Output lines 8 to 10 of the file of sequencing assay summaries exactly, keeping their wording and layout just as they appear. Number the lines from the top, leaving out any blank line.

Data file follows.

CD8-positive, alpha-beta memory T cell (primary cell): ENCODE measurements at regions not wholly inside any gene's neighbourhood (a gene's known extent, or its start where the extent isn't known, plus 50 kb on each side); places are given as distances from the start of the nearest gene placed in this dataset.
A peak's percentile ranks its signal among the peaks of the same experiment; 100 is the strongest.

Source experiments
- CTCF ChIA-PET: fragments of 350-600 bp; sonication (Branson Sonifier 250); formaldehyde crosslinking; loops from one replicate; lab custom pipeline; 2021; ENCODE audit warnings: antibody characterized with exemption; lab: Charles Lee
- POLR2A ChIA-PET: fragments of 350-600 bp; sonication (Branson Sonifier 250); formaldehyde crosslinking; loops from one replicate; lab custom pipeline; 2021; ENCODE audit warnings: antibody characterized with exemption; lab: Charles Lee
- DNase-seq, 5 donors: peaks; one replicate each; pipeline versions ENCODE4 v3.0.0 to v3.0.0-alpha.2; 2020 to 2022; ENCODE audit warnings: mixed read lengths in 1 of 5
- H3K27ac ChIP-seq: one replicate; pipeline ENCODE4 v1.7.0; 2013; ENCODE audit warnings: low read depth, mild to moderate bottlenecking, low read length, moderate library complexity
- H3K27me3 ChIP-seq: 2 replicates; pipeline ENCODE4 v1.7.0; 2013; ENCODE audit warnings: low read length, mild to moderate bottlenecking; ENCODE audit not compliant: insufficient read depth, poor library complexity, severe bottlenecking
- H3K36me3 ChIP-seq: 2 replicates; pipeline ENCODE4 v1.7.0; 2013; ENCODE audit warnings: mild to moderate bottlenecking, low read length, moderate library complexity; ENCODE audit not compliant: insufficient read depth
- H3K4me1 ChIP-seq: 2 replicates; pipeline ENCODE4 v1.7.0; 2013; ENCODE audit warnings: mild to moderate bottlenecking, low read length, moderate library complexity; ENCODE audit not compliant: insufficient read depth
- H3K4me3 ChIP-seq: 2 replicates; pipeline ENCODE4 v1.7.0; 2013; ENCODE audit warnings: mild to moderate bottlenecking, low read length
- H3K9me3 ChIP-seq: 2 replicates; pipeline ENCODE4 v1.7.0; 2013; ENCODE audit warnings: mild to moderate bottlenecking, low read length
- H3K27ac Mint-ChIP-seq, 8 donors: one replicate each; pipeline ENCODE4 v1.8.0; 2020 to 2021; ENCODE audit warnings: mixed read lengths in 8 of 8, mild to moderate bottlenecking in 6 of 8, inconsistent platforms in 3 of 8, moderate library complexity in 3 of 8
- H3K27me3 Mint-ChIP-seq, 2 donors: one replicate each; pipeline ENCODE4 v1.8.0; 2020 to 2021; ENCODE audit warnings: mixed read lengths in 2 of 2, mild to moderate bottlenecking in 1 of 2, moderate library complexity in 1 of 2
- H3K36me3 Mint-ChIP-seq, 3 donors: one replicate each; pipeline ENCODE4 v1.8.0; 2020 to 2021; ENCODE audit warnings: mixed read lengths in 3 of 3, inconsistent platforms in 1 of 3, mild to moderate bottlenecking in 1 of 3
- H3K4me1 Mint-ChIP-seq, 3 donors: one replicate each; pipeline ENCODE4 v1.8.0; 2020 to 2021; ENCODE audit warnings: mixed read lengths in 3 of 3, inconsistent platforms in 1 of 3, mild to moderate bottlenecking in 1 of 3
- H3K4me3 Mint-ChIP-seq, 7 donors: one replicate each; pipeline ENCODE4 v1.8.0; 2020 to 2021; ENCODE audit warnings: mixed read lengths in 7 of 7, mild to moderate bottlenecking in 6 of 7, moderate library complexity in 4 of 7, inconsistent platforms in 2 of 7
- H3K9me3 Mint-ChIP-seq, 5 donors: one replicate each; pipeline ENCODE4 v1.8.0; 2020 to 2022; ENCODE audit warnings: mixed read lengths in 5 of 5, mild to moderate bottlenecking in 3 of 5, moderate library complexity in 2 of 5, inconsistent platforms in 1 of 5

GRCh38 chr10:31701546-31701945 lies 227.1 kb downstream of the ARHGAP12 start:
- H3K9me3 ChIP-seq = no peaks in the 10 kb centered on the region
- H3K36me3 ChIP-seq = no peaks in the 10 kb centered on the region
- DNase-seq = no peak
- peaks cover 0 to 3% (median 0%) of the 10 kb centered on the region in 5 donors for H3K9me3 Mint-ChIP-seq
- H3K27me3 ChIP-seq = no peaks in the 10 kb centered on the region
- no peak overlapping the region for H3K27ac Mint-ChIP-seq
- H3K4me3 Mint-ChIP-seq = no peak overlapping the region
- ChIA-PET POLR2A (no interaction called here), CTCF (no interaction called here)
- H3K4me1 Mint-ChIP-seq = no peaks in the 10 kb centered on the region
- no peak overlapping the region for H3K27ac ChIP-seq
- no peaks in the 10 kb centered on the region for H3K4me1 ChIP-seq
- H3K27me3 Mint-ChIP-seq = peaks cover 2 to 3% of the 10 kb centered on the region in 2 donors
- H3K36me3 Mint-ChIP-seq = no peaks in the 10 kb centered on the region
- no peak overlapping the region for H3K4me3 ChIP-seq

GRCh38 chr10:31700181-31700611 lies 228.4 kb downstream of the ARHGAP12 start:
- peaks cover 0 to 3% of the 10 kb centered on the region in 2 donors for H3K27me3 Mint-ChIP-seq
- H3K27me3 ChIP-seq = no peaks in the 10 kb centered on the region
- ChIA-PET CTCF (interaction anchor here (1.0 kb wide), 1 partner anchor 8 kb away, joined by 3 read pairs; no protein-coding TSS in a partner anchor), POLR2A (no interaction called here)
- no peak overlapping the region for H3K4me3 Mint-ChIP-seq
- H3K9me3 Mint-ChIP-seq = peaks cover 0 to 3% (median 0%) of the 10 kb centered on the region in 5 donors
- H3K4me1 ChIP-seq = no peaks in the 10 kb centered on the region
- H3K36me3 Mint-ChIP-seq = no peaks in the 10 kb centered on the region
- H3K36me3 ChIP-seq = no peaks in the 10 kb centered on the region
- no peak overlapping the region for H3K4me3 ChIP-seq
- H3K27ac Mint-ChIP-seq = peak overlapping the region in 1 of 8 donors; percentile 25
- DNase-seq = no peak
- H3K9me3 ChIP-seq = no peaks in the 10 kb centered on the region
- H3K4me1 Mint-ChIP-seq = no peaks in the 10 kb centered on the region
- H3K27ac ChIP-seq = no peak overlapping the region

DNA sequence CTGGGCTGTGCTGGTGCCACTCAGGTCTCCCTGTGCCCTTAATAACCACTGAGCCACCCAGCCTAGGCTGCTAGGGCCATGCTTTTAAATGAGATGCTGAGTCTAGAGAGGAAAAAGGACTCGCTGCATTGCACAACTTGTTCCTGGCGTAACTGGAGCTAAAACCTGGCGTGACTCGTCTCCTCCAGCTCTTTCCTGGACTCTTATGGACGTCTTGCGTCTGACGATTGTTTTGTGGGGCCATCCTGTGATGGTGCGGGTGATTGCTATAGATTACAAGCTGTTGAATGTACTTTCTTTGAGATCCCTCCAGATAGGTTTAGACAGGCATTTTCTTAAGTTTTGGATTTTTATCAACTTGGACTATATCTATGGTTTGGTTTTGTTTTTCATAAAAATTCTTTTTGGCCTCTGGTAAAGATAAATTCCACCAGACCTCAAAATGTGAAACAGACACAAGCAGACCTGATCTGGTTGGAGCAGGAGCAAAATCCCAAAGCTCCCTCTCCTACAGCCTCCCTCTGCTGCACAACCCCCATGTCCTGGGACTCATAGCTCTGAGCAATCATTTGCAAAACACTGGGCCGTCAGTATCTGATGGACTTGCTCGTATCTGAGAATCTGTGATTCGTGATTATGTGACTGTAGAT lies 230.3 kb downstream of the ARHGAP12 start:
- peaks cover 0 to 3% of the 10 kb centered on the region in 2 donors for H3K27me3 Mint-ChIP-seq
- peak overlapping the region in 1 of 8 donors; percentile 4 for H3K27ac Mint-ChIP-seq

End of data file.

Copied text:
- H3K27me3 ChIP-seq: 2 replicates; pipeline ENCODE4 v1.7.0; 2013; ENCODE audit warnings: low read length, mild to moderate bottlenecking; ENCODE audit not compliant: insufficient read depth, poor library complexity, severe bottlenecking
- H3K36me3 ChIP-seq: 2 replicates; pipeline ENCODE4 v1.7.0; 2013; ENCODE audit warnings: mild to moderate bottlenecking, low read length, moderate library complexity; ENCODE audit not compliant: insufficient read depth
- H3K4me1 ChIP-seq: 2 replicates; pipeline ENCODE4 v1.7.0; 2013; ENCODE audit warnings: mild to moderate bottlenecking, low read length, moderate library complexity; ENCODE audit not compliant: insufficient read depth